ruled to have struck a fatal blow to the notion of laissez faire in Bombay
Telephone Canteen Employees' Association v. Union of India.
In Government Branch Press v. D.B. Belliawpa
, "The doctrine of Laissez
faire has been eroded by the judicial decision and the legislation particularly
in its application to persons in public employment to whom the constitutional
protection of Article 14 and Article 311 is available."
The emergence of the welfare state is based on the political concept that the
greatest social and economic good for the largest number of people necessitates
more governmental intervention. The Supreme Court concluded in Modern Dental
College and Research Center v. State of Madhya Pradesh that the country's
economic policy has progressed from laissez faire to welfare state to
The Indian economy has undergone significant policy changes
as a result of the following factors:
- Privatization; and
The expression "Salus populi est suprema lex" means "the people's happiness is
ultimate law." Any welfare state must provide the greater public good. It refers
to a form of government in which the state is responsible for the promotion and
protection of its citizens' economic and social well-being.
The notion of "parens patriae" relates to the state's ability to protect
individuals who are not able to care for themselves. In Charanlal Sahu v.
Union of India
, it was held: "It has to be borne in mind that
conceptually and jurisprudentially, the doctrine of parens patriae is not
limited to representation of some of the victims outside the territories of the
country. It is true that the doctrine has been so utilized in America so far.
In our opinion, learned Attorney General was right in contending that where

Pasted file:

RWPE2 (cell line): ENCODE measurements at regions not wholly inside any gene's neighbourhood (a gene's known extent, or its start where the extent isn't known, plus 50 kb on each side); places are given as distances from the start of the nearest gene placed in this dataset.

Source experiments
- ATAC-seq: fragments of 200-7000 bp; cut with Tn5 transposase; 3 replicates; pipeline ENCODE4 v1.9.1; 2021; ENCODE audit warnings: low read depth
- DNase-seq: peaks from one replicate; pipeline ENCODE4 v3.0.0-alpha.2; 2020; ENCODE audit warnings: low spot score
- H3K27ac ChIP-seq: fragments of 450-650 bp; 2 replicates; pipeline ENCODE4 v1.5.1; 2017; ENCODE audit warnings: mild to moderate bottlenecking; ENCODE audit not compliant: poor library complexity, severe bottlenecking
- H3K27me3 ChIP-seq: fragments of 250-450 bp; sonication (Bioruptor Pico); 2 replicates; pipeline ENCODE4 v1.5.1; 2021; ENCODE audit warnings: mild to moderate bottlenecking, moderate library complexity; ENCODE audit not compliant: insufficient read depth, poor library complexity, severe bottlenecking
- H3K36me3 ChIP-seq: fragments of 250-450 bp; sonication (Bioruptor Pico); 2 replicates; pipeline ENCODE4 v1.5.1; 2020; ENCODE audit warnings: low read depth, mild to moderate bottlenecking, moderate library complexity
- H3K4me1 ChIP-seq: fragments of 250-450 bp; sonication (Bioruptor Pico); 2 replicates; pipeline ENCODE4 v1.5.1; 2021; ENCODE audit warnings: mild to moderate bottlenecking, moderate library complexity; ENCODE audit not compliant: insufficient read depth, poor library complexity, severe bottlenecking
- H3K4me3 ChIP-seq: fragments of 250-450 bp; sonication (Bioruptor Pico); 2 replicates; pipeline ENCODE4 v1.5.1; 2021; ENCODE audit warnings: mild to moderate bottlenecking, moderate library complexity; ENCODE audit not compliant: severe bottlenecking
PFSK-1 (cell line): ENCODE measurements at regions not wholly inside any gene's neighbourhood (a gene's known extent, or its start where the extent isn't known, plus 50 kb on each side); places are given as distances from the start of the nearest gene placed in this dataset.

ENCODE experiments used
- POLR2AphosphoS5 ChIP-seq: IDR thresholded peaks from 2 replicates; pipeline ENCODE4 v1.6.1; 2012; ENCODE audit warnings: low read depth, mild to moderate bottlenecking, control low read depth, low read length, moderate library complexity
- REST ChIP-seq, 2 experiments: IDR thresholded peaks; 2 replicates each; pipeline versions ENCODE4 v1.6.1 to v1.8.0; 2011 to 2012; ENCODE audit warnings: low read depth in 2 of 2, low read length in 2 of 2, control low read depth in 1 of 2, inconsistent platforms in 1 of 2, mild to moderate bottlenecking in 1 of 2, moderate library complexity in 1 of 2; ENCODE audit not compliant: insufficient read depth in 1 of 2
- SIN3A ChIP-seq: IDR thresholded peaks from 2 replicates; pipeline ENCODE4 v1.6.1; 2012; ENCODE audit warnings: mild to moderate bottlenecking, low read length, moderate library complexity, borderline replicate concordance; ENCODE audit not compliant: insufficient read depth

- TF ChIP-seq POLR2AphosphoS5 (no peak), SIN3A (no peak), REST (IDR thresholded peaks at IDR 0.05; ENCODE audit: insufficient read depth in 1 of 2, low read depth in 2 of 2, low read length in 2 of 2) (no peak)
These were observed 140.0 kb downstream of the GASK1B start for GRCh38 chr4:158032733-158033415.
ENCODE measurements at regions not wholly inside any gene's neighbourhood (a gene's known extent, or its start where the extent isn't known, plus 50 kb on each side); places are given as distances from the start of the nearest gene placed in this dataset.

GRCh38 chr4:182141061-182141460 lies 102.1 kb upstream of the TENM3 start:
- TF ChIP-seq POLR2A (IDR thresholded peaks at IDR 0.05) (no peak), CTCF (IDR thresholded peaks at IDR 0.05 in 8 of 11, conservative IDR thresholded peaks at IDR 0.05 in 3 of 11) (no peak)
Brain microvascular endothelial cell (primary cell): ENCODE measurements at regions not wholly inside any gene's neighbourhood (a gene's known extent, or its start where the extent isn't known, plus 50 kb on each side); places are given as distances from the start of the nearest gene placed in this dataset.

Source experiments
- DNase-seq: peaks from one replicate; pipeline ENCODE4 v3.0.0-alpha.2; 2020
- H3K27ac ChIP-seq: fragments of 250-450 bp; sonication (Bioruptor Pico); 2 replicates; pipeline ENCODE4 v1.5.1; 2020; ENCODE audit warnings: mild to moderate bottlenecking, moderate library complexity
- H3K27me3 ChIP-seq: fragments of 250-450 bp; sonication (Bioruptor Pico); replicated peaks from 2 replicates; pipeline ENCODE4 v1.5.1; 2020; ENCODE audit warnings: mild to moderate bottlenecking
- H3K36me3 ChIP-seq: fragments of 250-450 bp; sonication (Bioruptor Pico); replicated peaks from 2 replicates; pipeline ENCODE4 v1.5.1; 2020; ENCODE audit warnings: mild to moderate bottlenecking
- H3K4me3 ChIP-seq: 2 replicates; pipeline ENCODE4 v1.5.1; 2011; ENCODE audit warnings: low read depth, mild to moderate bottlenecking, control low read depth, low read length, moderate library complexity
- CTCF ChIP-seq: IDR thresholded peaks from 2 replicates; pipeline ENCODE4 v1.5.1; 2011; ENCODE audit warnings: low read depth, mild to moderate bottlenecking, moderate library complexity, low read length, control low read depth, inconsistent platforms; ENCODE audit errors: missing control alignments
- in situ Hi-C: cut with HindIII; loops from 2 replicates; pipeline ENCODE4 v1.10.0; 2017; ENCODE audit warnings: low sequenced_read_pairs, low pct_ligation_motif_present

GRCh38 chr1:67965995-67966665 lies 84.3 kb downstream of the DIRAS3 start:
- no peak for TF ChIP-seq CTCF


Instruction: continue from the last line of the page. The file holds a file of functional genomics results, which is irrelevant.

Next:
citizens of a country are victims of a tragedy because of the negligence of any
multinational, a peculiar situation arises which calls for suitable effective
machinery to articulate and effectuate the grievances and demands of the
victims, for which the conventional adversary system would be totally
inadequate. The State in discharge of its sovereign obligation must come
forward. The Indian state because of its constitutional commitment is obliged to
take upon itself the claims of the victims and to protect them in their hour of
The welfare state was founded on the interaction of ideology and
empiricism-liberal, socialist and conservative—which embodied an agreement on a
wide range of socioeconomic policies. In a number of aspects, the development
was unique. It happened in a free society where men presented their ideas and
interests into conflict and where governments tended to make judgments based on
conversations and empirical investigations of situations. The welfare state
arose in reaction to the unique circumstances of a mature economy, a
laissez-faire ethos, and enlightened self-interest traditions.
By including the Directive Principles of State Policy, the framers of our
Constitution aimed to create a welfare state. However, because these directives
are not classed as justiciable like fundamental rights, they are not fully
applied. It is critical for the country's legislators to remember the directive
principles when drafting or changing legislation. Part IV of the Indian
Constitution contains these directive concepts.
These are social, welfare, and economic principles, according to the authors. We
attempted to construct a welfare state by enacting "directive principles of
state policy" in part IV of the constitution.
The state has tried to make numerous attempts to put the Directive Principles
into effect. The five-year plans and the Universalization of Elementary
Education Program have been given top importance in such a way as to providing
free education to all children up to the age of 14. The 86th constitutional
amendment of 2002 added a new item to the Constitution, Article 21-A, which aims
"to offer free and compulsory education to all children aged 6 to 14".
Both the federal government and state governments are implementing welfare
programmes for the poor. These welfare programmes of government include various
programmes like hostels for boys' and girls' and for students from scheduled
tribes or scheduled castes. In honour of B.R. Ambedkar, the year 1990-1991 was
designated as the "Year of Social Justice."
Is Rule Of Law Established In The Welfare States?
The welfare system is not free from the rule of law, which includes fundamental
principles of accountability of executive such as loyalty to legislative and
constitutional authority, consistency in decision-making of administration, and
transparency. Furthermore, in modern democracies, the assumed mechanism of